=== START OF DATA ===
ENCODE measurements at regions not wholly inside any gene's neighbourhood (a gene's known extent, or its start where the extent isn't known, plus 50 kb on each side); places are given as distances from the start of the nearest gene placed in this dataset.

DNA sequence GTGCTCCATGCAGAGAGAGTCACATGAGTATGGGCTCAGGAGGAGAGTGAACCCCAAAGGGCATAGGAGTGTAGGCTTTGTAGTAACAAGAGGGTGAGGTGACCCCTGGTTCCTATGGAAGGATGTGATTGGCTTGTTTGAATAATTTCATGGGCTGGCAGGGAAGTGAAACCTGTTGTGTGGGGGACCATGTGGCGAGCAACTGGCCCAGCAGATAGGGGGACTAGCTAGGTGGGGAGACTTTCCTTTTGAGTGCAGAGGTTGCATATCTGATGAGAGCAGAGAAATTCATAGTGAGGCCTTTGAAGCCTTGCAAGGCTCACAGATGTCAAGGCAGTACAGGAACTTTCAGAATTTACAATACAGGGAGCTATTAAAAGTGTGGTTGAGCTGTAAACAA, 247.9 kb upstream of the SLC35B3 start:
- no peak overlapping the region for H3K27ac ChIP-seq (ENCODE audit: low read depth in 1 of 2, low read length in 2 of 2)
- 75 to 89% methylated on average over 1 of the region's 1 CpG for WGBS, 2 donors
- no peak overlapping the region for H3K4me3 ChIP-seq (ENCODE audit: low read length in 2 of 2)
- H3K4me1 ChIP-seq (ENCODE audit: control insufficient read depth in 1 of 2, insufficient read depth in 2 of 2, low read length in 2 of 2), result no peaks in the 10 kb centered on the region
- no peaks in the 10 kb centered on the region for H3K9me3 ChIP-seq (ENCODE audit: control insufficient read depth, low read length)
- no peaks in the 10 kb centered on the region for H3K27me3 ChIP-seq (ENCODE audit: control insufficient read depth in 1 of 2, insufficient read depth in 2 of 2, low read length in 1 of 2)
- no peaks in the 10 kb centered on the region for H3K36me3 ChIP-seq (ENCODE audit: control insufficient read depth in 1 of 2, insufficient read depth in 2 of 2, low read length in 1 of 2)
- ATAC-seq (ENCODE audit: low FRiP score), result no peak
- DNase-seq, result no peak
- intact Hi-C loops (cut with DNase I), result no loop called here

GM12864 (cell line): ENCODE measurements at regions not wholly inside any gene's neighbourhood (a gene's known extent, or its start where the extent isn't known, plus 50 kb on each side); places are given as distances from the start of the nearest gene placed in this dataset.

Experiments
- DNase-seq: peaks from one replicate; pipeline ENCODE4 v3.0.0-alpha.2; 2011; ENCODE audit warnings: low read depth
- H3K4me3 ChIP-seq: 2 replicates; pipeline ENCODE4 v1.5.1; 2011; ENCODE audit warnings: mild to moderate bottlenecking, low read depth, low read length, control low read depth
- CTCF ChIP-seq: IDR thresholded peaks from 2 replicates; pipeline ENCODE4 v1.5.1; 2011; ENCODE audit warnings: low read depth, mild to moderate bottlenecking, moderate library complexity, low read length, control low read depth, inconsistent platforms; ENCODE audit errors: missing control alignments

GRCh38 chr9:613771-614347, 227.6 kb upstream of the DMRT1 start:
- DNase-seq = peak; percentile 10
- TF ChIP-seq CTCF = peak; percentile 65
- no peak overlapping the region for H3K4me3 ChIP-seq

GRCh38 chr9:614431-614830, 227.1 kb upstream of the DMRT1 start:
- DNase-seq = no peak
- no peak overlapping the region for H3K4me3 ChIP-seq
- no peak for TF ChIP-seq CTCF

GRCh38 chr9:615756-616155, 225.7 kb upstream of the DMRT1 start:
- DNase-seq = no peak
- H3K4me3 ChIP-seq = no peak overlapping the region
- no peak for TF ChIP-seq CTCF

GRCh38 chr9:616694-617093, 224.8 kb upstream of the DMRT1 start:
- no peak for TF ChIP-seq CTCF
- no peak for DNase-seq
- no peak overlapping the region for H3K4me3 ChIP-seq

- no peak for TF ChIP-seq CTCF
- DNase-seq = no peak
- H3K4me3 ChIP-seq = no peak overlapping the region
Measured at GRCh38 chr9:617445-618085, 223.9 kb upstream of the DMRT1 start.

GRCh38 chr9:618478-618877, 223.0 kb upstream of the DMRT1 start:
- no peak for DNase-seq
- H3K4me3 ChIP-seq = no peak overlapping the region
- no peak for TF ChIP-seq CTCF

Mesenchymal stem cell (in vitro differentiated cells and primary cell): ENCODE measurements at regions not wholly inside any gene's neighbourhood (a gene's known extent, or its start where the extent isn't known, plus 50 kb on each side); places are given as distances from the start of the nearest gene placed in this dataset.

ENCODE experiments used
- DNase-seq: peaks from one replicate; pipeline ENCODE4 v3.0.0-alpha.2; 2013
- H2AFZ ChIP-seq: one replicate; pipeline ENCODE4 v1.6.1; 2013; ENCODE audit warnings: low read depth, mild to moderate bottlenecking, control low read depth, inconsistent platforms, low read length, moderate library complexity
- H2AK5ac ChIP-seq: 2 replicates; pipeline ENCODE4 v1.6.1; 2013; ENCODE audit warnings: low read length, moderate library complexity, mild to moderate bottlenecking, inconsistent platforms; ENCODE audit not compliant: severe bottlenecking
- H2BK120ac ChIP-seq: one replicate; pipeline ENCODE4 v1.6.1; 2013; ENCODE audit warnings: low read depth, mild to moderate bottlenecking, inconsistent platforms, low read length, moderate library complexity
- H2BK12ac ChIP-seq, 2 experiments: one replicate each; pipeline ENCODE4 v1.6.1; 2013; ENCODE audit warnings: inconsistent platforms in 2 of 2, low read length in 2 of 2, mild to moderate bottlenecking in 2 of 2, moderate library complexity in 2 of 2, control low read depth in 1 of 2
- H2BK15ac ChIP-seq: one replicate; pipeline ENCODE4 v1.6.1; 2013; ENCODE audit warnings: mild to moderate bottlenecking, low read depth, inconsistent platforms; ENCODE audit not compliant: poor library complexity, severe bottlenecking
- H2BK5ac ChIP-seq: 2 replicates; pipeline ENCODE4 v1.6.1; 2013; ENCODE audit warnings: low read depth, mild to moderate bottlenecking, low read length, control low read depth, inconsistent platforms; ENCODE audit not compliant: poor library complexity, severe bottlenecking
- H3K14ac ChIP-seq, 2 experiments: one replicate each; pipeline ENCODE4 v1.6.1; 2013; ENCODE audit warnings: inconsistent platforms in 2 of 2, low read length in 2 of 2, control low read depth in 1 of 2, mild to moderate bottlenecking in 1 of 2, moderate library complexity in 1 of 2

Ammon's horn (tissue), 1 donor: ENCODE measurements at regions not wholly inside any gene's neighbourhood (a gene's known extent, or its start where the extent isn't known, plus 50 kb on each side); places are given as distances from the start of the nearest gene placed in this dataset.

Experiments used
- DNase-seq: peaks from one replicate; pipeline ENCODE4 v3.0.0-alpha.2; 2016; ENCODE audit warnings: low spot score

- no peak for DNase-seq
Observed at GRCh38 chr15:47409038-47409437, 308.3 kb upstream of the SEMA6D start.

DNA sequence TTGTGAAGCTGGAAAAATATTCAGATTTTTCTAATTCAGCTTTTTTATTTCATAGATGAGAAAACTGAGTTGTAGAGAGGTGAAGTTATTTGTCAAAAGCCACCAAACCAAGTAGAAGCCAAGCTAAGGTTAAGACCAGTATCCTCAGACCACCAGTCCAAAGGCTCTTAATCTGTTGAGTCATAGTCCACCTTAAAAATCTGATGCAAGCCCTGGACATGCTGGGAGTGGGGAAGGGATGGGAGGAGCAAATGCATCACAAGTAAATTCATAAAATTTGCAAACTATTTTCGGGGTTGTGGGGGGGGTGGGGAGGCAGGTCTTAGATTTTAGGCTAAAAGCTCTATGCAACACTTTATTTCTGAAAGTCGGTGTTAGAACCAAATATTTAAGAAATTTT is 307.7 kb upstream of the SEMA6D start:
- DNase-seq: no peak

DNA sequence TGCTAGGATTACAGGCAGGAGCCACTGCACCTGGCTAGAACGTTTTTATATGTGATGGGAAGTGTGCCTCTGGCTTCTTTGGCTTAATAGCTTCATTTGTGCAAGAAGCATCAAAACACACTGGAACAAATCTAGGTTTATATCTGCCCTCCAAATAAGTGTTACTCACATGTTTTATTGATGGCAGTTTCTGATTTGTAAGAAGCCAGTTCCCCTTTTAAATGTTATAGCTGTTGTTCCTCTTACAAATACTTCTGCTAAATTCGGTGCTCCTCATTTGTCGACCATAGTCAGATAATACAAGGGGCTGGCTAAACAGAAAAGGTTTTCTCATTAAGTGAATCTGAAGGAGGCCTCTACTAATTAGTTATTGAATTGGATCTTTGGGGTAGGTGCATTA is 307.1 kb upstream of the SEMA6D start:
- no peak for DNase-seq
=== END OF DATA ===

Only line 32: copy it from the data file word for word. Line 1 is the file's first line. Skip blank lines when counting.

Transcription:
- no peak for DNase-seq